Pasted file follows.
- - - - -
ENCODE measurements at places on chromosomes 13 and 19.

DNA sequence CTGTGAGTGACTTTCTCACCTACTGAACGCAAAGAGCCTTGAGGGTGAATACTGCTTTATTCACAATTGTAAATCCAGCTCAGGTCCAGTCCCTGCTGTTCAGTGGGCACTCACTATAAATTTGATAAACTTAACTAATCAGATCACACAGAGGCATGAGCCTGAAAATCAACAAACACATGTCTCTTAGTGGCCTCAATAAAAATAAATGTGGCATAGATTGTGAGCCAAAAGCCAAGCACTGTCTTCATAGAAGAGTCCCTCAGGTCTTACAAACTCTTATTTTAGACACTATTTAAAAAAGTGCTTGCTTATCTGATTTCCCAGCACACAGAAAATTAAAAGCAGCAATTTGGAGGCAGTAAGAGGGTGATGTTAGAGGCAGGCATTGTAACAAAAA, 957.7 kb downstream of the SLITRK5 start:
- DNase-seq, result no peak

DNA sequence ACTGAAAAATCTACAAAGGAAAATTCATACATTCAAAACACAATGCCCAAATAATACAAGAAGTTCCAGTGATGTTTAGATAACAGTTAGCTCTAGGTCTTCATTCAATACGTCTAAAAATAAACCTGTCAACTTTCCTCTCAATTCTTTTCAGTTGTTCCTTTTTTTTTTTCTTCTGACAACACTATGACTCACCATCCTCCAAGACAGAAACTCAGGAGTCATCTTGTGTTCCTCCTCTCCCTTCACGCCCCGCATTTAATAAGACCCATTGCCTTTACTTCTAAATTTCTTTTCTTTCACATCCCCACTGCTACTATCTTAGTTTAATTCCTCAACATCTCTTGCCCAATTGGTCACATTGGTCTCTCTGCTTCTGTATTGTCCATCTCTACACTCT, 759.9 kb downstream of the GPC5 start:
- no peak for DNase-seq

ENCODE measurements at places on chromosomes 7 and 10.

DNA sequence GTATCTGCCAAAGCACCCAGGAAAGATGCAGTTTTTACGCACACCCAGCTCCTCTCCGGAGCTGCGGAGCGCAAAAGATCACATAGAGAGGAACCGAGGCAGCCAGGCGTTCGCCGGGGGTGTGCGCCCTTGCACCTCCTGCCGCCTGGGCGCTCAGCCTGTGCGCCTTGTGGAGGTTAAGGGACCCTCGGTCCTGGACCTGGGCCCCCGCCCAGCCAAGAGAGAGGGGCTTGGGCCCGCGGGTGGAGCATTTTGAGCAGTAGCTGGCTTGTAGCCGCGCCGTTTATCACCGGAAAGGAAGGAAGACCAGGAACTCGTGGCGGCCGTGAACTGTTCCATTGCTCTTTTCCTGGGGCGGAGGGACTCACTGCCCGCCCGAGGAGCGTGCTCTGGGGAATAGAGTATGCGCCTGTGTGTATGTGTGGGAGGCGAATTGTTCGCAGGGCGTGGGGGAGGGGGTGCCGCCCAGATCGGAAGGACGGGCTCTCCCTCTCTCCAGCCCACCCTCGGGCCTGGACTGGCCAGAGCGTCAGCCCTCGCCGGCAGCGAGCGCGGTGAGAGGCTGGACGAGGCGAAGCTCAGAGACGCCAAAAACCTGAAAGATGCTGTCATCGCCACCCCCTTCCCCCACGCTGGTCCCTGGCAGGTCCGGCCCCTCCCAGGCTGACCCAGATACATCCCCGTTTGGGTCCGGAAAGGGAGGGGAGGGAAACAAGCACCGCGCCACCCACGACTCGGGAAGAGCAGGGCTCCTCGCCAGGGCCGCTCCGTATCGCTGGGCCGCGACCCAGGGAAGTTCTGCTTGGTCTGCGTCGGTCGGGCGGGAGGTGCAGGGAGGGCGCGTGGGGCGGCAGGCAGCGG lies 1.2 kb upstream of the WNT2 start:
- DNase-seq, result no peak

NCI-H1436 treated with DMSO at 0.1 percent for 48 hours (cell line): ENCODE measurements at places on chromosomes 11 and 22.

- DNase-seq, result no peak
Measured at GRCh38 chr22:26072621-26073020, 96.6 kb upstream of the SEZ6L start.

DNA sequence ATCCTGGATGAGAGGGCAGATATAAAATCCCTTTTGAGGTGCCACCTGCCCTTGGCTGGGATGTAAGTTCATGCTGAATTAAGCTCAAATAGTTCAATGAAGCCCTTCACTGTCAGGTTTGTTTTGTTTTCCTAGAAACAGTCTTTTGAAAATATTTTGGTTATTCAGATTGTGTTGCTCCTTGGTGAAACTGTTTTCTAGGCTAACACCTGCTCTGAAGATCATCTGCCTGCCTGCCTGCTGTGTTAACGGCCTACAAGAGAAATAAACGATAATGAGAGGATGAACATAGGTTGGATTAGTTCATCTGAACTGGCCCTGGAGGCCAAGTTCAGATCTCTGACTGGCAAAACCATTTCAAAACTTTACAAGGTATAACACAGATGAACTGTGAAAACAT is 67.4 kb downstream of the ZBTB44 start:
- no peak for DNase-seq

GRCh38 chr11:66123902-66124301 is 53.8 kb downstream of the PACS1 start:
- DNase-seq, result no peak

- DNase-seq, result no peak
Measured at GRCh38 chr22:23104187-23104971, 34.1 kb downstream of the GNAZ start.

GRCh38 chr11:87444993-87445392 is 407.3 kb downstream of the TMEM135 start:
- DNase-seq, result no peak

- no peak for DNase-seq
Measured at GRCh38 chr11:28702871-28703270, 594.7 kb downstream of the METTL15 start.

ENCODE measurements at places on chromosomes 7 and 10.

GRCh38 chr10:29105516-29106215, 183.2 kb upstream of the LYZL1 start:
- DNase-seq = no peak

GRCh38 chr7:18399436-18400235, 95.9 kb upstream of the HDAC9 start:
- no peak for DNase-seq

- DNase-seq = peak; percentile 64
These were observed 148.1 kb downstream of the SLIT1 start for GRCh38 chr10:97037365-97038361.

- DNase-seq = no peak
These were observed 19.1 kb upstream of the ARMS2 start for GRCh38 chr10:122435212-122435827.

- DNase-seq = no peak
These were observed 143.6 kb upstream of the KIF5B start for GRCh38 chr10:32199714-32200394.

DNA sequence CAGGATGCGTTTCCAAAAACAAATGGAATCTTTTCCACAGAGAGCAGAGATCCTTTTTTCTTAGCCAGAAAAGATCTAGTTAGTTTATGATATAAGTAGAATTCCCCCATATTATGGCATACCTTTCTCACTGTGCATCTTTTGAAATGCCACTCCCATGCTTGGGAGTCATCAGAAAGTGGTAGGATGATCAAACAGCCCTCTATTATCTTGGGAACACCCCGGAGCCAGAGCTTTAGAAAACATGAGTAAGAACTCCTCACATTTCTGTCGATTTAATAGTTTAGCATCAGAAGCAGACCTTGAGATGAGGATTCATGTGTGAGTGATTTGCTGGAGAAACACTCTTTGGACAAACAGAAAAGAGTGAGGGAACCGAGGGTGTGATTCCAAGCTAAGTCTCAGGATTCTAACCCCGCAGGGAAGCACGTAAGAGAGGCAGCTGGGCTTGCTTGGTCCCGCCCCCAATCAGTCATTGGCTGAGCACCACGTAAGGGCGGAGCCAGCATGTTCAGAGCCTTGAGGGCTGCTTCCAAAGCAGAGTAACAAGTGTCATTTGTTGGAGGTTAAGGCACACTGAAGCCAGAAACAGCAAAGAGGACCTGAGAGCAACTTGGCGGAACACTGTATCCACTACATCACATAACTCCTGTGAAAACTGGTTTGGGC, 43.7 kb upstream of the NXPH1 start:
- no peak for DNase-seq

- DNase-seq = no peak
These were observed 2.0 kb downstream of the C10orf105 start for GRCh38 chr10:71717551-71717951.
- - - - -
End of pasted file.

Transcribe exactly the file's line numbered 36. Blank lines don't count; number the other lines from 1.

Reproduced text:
These were observed 2.0 kb downstream of the C10orf105 start for GRCh38 chr10:71717551-71717951.